Small employers that do payroll in-house are often better off with technology that’s equipped to handle payroll and related functions. For example, Zenefits human capital management technology combines payroll, human resources, and employee benefits into one application plus integrates with accounting software. From one centralized database, you can manage and pay your workforce plus meet your regulatory and financial obligations.

5. Customer support

Great payroll vendors know that offering great customer support sets them apart from their competitors. You can distinguish them by their ability to:

  • Deliver personalized support
  • Make customer service part of their company culture
  • Supply tools for getting payroll done quickly, accurately, and on time
  • Respond promptly to customer inquiries and concerns
  • Keep customers informed via comprehensive resources

Other considerations when seeking a payroll vendor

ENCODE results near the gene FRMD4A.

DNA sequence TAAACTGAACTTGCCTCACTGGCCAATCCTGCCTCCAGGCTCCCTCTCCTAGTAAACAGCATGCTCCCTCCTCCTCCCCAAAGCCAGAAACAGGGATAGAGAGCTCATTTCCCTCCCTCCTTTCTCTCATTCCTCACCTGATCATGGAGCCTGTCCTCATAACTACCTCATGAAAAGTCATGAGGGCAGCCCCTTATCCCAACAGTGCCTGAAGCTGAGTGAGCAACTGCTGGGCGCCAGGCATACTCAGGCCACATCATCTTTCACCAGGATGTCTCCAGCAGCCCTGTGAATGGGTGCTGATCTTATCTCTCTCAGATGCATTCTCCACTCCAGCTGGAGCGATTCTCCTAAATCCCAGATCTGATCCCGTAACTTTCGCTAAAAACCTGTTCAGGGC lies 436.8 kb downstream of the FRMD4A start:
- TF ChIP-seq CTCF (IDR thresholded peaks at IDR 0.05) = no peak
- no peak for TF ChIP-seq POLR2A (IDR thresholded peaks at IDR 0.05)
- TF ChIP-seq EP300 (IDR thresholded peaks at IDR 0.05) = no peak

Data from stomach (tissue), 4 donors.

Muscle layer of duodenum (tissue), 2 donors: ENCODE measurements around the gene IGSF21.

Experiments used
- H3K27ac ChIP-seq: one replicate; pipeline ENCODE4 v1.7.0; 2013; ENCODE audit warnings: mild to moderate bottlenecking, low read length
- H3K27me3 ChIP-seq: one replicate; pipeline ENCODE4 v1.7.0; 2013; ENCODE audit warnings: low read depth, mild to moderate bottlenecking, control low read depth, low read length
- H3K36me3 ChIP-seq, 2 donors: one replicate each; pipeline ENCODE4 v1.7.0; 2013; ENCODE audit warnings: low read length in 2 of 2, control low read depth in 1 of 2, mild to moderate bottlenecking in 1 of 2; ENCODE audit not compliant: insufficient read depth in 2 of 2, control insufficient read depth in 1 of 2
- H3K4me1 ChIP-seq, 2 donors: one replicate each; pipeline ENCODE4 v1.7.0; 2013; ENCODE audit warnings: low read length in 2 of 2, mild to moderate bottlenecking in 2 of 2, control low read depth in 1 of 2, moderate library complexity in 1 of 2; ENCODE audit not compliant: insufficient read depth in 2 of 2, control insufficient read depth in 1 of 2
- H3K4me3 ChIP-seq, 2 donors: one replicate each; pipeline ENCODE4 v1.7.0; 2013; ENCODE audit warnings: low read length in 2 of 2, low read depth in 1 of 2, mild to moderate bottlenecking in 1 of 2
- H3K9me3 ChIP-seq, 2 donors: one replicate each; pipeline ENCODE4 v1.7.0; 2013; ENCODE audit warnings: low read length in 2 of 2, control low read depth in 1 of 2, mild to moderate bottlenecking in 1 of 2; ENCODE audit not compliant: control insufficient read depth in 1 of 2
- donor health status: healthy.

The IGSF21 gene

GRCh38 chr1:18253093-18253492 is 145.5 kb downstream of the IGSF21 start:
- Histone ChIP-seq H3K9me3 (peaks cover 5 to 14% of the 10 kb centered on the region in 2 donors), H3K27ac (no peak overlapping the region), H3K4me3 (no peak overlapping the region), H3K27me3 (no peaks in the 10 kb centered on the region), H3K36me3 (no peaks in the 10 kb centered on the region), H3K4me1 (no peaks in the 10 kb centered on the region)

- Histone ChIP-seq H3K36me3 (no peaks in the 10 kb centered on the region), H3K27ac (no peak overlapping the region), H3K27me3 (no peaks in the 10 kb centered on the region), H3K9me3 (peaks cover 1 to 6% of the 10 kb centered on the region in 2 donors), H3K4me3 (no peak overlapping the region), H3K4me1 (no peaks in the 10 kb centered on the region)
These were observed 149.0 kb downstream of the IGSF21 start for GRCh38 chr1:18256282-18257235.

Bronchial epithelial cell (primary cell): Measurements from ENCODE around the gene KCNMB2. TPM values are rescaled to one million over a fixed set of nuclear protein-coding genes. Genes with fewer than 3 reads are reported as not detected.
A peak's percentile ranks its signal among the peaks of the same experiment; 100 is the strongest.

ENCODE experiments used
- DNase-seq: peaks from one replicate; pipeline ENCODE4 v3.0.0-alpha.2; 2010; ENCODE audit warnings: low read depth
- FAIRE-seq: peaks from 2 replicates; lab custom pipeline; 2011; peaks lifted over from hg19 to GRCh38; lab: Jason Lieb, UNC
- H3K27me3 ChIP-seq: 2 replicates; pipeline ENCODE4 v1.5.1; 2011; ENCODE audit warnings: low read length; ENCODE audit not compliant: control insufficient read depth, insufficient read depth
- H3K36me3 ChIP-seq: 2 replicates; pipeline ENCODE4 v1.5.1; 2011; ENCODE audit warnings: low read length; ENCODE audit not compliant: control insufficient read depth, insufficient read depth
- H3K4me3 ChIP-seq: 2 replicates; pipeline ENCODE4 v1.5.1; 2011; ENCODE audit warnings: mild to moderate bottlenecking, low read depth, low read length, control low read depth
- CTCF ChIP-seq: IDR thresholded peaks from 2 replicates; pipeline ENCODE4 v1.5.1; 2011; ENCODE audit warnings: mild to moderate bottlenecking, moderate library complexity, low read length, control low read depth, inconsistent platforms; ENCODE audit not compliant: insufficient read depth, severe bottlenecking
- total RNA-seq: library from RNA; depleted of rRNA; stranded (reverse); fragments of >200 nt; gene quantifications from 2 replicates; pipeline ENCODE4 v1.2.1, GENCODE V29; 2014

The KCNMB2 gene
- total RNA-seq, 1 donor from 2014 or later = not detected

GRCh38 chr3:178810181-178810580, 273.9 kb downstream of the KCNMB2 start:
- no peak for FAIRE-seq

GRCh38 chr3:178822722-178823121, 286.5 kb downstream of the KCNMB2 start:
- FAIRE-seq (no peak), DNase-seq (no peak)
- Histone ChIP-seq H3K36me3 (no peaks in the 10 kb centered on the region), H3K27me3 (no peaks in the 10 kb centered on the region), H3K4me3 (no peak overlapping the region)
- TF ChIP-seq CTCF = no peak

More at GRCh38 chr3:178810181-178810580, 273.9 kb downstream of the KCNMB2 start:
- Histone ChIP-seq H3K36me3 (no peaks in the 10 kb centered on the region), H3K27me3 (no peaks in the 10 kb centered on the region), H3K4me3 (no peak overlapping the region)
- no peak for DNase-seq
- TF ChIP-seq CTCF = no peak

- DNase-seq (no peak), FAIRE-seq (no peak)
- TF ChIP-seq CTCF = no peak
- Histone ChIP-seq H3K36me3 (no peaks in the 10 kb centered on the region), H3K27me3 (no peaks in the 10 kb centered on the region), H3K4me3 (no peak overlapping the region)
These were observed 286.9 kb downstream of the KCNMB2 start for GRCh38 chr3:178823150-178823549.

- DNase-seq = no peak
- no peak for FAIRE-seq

• Do they cater to your industry? Some industries — such as healthcare, retail, and construction — have unique payroll requirements.
  • Are they financially stable?
  • Will they accept responsibility for any errors they make?
  • What are the details of their payroll continuity plan, such as when disasters or emergencies happen?
  • What security measures do they take to protect their customers’ data?
  • What’s involved in the implementation process for new clients? How smooth is it, and how long does it take?
  • What quality control standards do they have in place?

Make sure they’re upfront about pricing and are scalable enough to meet your growing business needs.